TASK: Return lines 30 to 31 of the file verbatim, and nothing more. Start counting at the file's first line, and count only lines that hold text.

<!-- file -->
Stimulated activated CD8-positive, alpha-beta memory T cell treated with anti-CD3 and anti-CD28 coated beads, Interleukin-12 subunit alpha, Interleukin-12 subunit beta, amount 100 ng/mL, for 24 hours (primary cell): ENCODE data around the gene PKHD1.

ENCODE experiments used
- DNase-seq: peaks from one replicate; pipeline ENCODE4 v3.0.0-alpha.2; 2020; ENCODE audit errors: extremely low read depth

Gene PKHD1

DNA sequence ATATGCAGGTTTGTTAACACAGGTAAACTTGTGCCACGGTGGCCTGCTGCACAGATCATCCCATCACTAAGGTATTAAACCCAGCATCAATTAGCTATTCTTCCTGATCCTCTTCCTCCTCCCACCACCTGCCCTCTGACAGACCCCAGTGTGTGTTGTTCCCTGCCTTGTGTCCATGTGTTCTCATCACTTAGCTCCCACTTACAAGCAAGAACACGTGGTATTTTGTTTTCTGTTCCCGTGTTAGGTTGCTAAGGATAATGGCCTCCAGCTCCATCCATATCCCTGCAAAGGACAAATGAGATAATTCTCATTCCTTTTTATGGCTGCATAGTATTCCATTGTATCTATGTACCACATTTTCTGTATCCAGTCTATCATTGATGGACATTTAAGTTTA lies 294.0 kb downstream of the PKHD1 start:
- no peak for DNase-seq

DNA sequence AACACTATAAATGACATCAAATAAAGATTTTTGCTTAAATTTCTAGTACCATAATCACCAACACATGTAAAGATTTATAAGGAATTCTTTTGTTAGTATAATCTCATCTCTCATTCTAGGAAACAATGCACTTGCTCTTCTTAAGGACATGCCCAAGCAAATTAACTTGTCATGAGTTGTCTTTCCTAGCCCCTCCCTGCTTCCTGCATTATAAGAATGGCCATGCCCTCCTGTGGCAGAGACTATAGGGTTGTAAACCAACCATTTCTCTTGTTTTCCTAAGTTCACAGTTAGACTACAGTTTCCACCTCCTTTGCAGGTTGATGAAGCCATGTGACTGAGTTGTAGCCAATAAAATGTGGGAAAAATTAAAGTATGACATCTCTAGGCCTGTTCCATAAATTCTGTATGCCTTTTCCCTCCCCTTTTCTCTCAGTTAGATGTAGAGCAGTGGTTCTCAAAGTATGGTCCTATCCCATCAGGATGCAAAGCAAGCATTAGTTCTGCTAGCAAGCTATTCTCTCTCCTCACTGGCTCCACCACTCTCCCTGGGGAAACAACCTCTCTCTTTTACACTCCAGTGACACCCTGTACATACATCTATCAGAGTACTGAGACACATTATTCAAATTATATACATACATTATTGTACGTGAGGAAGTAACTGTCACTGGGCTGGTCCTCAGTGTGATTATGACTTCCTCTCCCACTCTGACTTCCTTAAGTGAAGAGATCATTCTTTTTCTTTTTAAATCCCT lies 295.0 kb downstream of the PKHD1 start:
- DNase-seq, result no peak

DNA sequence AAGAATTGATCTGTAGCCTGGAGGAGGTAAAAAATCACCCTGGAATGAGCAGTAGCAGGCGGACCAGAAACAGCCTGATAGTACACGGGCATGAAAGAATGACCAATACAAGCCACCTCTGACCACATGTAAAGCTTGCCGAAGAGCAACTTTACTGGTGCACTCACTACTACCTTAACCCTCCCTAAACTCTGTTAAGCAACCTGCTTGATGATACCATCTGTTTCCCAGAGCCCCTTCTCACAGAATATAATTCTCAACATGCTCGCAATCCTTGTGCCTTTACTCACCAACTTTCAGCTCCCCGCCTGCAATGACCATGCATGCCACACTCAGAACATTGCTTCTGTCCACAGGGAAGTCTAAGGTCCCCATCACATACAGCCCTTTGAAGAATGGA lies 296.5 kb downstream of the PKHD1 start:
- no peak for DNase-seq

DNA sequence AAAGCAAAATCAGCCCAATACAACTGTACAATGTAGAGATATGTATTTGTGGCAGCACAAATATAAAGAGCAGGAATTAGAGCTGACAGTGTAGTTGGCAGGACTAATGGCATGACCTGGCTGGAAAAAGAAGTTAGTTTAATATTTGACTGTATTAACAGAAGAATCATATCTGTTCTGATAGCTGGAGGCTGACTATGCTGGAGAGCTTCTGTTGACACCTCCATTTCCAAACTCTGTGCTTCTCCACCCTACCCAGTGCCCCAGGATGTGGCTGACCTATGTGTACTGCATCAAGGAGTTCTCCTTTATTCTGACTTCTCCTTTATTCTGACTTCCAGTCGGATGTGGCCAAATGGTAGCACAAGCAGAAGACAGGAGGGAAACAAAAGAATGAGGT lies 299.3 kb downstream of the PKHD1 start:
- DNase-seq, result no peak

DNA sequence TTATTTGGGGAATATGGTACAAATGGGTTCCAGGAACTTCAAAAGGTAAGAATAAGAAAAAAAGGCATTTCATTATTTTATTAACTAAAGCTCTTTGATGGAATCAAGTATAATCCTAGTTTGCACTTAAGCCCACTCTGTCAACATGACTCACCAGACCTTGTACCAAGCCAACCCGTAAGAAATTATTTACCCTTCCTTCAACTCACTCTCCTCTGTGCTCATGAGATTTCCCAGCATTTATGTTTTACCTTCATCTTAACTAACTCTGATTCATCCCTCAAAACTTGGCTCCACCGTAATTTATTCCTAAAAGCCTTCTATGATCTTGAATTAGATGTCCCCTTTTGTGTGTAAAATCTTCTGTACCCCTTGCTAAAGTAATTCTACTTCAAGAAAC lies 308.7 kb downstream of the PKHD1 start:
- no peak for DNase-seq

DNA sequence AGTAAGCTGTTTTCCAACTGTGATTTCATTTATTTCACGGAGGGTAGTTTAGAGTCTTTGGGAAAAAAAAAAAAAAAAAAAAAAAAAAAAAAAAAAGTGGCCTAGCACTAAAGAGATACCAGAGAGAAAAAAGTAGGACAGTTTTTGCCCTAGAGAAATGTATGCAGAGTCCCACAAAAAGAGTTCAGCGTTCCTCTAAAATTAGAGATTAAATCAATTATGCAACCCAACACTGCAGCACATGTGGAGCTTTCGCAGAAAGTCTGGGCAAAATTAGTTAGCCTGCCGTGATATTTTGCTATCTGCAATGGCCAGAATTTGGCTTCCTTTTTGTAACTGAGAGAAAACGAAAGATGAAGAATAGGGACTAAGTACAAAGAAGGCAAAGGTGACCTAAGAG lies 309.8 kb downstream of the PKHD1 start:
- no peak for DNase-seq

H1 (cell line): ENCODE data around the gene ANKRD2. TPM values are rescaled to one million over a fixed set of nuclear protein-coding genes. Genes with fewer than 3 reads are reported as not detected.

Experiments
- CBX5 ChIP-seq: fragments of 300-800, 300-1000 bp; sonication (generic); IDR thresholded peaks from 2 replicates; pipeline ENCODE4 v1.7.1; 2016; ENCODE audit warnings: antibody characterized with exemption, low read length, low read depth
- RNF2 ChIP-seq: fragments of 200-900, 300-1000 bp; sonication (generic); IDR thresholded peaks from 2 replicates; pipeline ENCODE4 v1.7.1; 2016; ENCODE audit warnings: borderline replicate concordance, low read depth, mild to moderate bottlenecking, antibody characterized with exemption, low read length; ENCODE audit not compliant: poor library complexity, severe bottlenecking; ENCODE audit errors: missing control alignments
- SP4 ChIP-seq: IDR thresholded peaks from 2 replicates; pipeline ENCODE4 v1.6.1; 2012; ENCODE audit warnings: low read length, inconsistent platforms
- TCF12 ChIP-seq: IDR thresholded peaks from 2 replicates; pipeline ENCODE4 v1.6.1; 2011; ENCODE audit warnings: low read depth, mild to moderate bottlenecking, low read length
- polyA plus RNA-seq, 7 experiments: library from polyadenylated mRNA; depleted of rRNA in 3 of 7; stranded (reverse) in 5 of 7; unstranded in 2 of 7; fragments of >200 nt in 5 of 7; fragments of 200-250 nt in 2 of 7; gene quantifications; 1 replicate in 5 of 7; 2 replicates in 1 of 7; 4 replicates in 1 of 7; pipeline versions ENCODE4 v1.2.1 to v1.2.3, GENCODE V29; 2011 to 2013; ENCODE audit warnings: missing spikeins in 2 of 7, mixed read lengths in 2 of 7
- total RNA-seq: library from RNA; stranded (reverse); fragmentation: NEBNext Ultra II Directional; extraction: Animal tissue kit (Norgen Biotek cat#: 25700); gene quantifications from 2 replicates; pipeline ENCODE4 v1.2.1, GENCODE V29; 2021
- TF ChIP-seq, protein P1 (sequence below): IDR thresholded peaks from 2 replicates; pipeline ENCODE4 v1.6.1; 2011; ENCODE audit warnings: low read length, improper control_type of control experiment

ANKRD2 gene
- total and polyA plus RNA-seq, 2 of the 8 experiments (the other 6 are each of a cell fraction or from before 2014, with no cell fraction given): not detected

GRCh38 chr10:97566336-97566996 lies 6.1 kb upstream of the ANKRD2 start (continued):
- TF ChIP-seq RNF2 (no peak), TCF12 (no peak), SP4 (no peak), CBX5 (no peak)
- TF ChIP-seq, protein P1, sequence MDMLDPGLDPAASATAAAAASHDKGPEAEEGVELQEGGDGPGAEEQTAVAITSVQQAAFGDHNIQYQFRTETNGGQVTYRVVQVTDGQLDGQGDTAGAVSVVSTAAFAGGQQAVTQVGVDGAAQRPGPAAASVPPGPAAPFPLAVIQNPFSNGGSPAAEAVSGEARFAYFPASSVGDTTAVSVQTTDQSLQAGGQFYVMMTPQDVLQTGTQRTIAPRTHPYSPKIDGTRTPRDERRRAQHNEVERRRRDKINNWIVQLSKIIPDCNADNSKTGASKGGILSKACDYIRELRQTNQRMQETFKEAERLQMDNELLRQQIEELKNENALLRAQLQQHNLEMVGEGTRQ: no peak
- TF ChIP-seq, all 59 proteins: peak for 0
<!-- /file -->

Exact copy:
- TF ChIP-seq, protein P1, sequence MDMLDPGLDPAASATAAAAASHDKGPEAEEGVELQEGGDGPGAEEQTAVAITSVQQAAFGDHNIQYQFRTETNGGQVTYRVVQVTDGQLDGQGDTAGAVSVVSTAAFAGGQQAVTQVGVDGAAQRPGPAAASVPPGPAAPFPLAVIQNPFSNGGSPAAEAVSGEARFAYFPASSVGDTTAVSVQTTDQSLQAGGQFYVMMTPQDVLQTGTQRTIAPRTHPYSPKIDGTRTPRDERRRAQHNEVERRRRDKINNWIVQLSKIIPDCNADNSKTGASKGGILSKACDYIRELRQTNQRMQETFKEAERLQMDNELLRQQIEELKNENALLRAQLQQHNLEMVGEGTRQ: no peak
- TF ChIP-seq, all 59 proteins: peak for 0